The Case of the Dying Trembling Aspens
Bill Anderegg preparing to make measurements of aspen canopy photosynthesis
Over the past 10 years, the death of forest trees due to drought and increased temperatures has been documented on all continents except Antarctica. The death of forests, which may be caused by global warming, can in turn drive global warming by reducing the amount of carbon dioxide removed from the atmosphere by trees and by releasing carbon locked up in their wood. Bill Anderegg — a Stanford PhD student and Carnegie Institution researcher supported by the Bill Lane Center for the American West — has now discovered evidence for the physiological mechanism governing tree death in a drought in the aspen forests of the American West. His work was published the week of December 12 by the Proceedings of the National Academy of Sciences.
Forests store about 45 percent of the carbon found on land. Their mortality can radically transform ecosystems, affect biodiversity, harm local economies, and pose fire risks, as well as increase global warming. These risks have become alarming apparent in the American West in recent years.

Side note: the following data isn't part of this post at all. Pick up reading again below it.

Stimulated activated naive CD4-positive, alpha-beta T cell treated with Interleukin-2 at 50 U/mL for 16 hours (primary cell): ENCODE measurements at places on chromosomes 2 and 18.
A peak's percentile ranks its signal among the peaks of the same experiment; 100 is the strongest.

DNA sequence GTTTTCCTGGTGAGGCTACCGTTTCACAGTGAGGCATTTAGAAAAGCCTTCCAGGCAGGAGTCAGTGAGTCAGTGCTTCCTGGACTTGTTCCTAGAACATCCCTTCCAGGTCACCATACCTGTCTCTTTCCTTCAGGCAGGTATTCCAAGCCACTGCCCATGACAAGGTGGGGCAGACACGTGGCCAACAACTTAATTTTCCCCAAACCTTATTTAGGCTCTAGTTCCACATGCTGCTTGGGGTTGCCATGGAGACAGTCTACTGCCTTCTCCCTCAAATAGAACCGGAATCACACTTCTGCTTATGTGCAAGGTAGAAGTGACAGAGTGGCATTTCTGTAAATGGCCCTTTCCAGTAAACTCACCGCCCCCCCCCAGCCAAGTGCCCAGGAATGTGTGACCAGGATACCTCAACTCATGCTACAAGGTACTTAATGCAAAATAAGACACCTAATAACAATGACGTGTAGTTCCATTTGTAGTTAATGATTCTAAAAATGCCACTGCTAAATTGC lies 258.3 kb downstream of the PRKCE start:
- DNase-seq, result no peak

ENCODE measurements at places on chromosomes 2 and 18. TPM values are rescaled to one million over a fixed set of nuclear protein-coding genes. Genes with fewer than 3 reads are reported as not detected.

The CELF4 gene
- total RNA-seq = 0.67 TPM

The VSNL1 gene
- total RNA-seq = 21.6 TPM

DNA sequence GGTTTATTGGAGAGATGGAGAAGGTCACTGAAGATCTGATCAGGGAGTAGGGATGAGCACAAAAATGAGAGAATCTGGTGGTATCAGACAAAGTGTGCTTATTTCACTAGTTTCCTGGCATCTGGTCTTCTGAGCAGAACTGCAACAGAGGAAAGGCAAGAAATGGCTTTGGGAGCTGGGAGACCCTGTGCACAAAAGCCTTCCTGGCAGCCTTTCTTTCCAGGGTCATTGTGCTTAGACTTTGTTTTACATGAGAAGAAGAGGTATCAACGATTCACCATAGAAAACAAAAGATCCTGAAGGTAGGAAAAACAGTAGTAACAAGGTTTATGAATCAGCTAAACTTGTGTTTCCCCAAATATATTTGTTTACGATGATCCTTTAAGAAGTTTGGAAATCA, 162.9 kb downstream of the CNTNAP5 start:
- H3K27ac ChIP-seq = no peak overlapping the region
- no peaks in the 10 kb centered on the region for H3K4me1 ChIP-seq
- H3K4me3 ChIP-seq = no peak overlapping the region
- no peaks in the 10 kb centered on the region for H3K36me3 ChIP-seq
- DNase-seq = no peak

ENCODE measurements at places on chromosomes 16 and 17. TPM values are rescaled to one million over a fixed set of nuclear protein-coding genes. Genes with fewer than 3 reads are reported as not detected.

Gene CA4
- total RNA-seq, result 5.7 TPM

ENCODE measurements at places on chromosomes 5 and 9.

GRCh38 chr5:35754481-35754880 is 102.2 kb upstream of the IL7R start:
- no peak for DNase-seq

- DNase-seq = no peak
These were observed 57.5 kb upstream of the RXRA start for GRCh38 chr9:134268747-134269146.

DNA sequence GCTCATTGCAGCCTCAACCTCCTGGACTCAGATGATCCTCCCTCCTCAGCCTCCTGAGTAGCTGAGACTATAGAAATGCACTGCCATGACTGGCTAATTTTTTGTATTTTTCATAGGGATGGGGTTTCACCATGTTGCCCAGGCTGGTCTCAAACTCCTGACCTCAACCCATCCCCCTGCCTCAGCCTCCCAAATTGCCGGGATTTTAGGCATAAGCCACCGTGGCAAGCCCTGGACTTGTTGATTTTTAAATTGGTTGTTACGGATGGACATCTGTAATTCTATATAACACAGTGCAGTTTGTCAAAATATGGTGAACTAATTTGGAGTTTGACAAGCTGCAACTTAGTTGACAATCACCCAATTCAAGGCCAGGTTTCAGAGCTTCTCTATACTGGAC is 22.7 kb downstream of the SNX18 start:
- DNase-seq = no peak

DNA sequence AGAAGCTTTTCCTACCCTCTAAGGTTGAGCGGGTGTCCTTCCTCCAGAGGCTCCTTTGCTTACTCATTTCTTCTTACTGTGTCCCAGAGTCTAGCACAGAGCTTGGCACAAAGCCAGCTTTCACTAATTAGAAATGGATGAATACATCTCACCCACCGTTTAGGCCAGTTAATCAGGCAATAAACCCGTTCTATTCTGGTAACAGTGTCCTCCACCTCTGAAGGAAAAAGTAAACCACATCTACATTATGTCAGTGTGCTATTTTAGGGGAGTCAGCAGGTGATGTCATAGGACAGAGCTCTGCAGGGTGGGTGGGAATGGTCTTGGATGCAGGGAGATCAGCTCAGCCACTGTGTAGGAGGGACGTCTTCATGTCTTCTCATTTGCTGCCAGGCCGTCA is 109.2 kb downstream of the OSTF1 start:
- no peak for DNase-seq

Scientists had two competing theories for how forest trees die during a drought. One hypothesis proposed that the trees starved due to decreased photosynthetic activity. The other proposed that the system for transporting water within a tree was damaged beyond repair due to the stresses of the drought.
Without knowing which theory was correct, it was difficult for researchers to build models and make projections about the larger impact of drought-induced forest mortality — and what fate may lie in store for forests around the world as well here at home in the American West.
Anderegg's team focused their efforts on climate-induced die offs of trembling aspen trees in the Rocky Mountains. They looked directly at both carbon starvation and water-transportation stress on ongoing forest deaths.
What is causing the widespread death of this emblematic tree of the American West?